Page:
While many Japanese people might know this story by heart, many Western watchers might not be familiar with the tale of the “The Tale of the Bamboo Cutter”. Ghibli has taken the tale and turned it into a beautifully animate tale that all can enjoy, but let’s take a minute to delve a bit deeper into the story.
Once upon a time, a bamboo cutter came across a shining stalk of bamboo. Cutting it open, he found inside a young child the size of a thumb. When he brought her home, he and his wife named her Kaguya-hime. However, as much as Kaguya herself was a blessing so too was the next surprise.
Every time the bamboocutter split open a bamboo stalk, he would find a gold nugget, but as his riches grew so too did news of his beautiful daughter. The Bamboo Princess had suddenly become a legendary beauty.
Suitor after suitor visited the young lady, but her father gave them nigh-impossible tasks to complete. However, one was of quite a different calibre.
The Emperor had asked Kaguya to be his own, but she could not as her time on Earth was slowly coming to an end. Whenever she looked up at the moon, her eyes would fill with tears. It was there she belonged.
Leaving a note of love and an elixir of immortality for the Emperor, she returned to the moon.
Overcome with sadness, the Emperor commanded his army to take the note and burn it at the highest point in Japan, so the smoke would reach her. This is why, as so the tale tells, Mt. Fuji (a direct translation of the word immortality) got its name.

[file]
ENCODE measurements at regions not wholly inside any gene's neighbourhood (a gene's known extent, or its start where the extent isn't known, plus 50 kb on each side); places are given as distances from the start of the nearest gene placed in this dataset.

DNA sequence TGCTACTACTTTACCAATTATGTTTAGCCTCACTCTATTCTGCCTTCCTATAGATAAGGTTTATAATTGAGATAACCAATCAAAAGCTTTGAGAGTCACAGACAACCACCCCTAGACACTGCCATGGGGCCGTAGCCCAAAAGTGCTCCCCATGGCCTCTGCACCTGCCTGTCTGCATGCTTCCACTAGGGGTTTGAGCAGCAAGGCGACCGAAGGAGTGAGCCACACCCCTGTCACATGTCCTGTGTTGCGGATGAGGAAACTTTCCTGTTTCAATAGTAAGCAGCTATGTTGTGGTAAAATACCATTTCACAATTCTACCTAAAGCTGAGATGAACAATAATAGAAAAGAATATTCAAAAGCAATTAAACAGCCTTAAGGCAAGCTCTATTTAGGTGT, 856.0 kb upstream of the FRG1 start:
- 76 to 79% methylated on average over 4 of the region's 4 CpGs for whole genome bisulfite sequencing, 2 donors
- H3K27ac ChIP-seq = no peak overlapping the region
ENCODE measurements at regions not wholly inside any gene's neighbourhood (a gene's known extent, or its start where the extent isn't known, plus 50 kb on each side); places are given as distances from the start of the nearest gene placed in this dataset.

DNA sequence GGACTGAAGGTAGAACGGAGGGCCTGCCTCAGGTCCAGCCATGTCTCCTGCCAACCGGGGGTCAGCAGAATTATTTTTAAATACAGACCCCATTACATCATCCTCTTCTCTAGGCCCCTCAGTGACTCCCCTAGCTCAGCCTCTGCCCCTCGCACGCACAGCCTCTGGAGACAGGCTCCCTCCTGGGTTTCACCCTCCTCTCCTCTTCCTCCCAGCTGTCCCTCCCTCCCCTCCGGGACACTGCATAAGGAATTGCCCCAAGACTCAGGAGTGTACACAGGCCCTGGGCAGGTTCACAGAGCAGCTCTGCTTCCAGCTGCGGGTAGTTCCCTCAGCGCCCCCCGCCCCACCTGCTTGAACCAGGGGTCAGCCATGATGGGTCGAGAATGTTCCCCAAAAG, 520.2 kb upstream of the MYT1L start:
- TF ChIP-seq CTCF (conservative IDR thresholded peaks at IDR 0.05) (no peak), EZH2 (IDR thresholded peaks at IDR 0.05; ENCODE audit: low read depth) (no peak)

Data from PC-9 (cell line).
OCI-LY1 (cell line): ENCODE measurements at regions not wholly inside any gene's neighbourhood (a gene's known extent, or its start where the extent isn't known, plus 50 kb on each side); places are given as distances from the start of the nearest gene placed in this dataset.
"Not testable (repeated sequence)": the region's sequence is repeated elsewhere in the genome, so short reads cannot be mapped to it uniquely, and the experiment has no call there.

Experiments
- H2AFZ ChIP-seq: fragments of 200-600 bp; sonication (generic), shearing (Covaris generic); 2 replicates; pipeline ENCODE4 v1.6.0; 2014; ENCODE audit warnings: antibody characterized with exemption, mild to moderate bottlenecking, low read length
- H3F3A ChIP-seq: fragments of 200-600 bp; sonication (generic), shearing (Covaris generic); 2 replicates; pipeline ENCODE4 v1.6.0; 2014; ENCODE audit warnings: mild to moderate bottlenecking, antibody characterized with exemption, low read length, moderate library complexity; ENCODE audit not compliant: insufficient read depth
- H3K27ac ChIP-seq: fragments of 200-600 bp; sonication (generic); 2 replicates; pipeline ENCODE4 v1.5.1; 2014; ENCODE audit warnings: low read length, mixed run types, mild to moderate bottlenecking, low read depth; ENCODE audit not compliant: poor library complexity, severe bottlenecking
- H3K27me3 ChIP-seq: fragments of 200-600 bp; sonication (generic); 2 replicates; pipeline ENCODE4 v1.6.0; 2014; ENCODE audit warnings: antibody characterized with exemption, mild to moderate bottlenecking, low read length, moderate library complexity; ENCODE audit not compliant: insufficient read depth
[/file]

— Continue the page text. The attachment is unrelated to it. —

Director Isao Takahara watercoloured-take creates a beautiful recreation of this age-old story. I enjoyed seeing how the character’s emotion states were depicted through their expressions and actions rather than just words. It might be difficult for non-Japanese to really get the subtleties of how the characters interaction, but it’s a good introduction to some of Japan’s oldest tales.
It’s also one example of early science-fiction with many speculation that Kaguya had been sent to Earth in order to protect her from a celestial conflict and the gold found in the bamboo was simply upkeep for the Earthling taking care of her.
The sad story made me nostalgic and I even felt little scared near to the end because it essentially shows Kaguya’s death. The film made me consider the fragility of happiness and our existence, and I recommend taking a watch.